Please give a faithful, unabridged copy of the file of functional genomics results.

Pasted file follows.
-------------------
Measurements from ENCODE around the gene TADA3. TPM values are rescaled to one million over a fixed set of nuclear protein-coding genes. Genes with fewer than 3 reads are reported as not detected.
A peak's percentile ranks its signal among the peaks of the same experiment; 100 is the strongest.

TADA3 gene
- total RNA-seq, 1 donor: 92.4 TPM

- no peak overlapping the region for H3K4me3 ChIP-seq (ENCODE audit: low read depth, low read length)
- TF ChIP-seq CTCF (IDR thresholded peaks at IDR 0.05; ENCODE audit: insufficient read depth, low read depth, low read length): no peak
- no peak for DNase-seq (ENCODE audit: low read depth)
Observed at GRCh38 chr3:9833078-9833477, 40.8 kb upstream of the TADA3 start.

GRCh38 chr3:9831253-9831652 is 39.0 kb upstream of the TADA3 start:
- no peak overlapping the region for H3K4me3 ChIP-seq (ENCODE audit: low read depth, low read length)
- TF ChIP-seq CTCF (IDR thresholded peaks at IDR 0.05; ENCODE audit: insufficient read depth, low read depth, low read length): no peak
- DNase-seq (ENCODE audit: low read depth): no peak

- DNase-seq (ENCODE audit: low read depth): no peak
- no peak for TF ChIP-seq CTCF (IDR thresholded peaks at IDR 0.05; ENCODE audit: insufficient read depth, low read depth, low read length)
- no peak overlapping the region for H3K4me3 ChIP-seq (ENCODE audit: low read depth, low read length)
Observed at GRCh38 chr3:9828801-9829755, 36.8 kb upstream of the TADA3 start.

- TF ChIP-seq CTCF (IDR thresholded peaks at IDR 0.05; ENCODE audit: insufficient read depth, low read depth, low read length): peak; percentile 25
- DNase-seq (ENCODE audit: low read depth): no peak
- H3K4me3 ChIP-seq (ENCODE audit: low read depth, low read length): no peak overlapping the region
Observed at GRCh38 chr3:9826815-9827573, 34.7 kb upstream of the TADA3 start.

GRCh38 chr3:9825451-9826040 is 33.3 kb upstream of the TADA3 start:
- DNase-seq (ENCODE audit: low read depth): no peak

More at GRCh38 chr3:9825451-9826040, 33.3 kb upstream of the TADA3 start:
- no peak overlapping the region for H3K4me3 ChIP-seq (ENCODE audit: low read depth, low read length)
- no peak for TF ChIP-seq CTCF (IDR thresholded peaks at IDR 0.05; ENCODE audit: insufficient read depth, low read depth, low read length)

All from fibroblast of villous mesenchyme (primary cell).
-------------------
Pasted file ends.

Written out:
Measurements from ENCODE around the gene TADA3. TPM values are rescaled to one million over a fixed set of nuclear protein-coding genes. Genes with fewer than 3 reads are reported as not detected.
A peak's percentile ranks its signal among the peaks of the same experiment; 100 is the strongest.

TADA3 gene
- total RNA-seq, 1 donor: 92.4 TPM

- no peak overlapping the region for H3K4me3 ChIP-seq (ENCODE audit: low read depth, low read length)
- TF ChIP-seq CTCF (IDR thresholded peaks at IDR 0.05; ENCODE audit: insufficient read depth, low read depth, low read length): no peak
- no peak for DNase-seq (ENCODE audit: low read depth)
Observed at GRCh38 chr3:9833078-9833477, 40.8 kb upstream of the TADA3 start.

GRCh38 chr3:9831253-9831652 is 39.0 kb upstream of the TADA3 start:
- no peak overlapping the region for H3K4me3 ChIP-seq (ENCODE audit: low read depth, low read length)
- TF ChIP-seq CTCF (IDR thresholded peaks at IDR 0.05; ENCODE audit: insufficient read depth, low read depth, low read length): no peak
- DNase-seq (ENCODE audit: low read depth): no peak

- DNase-seq (ENCODE audit: low read depth): no peak
- no peak for TF ChIP-seq CTCF (IDR thresholded peaks at IDR 0.05; ENCODE audit: insufficient read depth, low read depth, low read length)
- no peak overlapping the region for H3K4me3 ChIP-seq (ENCODE audit: low read depth, low read length)
Observed at GRCh38 chr3:9828801-9829755, 36.8 kb upstream of the TADA3 start.

- TF ChIP-seq CTCF (IDR thresholded peaks at IDR 0.05; ENCODE audit: insufficient read depth, low read depth, low read length): peak; percentile 25
- DNase-seq (ENCODE audit: low read depth): no peak
- H3K4me3 ChIP-seq (ENCODE audit: low read depth, low read length): no peak overlapping the region
Observed at GRCh38 chr3:9826815-9827573, 34.7 kb upstream of the TADA3 start.

GRCh38 chr3:9825451-9826040 is 33.3 kb upstream of the TADA3 start:
- DNase-seq (ENCODE audit: low read depth): no peak

More at GRCh38 chr3:9825451-9826040, 33.3 kb upstream of the TADA3 start:
- no peak overlapping the region for H3K4me3 ChIP-seq (ENCODE audit: low read depth, low read length)
- no peak for TF ChIP-seq CTCF (IDR thresholded peaks at IDR 0.05; ENCODE audit: insufficient read depth, low read depth, low read length)

All from fibroblast of villous mesenchyme (primary cell).